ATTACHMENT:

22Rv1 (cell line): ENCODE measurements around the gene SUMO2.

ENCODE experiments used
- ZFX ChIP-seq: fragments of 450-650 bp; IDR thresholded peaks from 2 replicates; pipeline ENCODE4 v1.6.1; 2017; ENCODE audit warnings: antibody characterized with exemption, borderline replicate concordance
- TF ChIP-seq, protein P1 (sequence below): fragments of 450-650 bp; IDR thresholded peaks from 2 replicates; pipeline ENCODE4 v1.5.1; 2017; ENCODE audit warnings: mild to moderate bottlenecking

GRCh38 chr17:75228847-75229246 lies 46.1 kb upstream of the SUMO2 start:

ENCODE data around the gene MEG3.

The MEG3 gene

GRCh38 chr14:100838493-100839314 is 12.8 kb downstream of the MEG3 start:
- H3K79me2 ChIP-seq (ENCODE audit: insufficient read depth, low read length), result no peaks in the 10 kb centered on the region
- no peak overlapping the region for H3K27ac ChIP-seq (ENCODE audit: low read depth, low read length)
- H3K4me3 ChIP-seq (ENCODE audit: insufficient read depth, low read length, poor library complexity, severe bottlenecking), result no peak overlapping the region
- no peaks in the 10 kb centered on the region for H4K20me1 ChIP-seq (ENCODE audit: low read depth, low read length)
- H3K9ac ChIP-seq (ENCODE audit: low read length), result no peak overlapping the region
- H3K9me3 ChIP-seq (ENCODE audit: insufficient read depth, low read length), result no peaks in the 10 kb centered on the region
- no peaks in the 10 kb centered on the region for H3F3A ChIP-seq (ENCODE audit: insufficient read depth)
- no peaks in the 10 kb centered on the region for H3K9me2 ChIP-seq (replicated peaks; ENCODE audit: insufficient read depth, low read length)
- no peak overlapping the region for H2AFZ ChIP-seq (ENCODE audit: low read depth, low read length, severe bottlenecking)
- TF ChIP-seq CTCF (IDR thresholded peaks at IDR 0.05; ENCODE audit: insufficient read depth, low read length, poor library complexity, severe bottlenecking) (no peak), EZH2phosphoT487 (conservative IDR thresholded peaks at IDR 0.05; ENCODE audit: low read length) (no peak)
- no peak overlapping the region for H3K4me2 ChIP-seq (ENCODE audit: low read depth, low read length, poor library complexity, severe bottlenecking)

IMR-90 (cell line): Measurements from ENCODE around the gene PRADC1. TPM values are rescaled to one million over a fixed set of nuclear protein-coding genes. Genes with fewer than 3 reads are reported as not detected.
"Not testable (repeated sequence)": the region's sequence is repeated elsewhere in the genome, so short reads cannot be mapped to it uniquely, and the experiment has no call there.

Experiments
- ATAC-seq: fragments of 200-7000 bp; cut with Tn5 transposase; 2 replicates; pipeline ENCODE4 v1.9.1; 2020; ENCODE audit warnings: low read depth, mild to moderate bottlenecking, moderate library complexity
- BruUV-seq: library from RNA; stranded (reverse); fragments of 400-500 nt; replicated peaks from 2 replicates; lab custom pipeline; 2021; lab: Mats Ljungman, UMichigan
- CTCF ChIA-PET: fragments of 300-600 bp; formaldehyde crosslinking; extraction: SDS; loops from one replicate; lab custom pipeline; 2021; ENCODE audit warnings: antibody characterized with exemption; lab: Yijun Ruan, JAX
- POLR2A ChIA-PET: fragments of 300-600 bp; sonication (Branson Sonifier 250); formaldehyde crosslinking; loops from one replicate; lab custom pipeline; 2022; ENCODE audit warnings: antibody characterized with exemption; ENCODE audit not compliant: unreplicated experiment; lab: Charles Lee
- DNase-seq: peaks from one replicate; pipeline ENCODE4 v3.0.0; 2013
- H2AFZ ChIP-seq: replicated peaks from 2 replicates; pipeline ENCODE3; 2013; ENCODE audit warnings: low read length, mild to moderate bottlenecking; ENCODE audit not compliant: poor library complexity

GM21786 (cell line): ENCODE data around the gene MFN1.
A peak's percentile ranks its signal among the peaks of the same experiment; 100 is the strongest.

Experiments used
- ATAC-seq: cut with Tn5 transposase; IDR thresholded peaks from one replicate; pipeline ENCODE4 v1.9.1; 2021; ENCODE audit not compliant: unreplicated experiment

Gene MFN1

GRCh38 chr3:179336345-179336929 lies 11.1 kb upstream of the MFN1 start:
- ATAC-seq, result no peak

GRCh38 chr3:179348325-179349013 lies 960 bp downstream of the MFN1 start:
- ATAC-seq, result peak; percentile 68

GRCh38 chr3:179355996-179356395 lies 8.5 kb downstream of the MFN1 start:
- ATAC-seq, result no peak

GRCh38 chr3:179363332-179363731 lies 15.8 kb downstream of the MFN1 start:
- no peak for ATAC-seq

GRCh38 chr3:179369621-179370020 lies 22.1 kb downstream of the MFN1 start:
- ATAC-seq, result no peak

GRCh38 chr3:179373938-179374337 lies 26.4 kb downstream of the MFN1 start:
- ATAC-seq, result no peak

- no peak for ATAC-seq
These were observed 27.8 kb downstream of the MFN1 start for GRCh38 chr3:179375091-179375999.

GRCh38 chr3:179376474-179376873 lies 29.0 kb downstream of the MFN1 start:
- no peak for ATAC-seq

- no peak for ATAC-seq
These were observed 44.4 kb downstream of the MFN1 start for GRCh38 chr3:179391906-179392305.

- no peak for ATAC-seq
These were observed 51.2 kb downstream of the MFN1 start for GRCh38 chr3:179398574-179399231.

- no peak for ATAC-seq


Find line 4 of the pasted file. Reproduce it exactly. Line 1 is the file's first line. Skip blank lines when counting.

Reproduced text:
- TF ChIP-seq, protein P1 (sequence below): fragments of 450-650 bp; IDR thresholded peaks from 2 replicates; pipeline ENCODE4 v1.5.1; 2017; ENCODE audit warnings: mild to moderate bottlenecking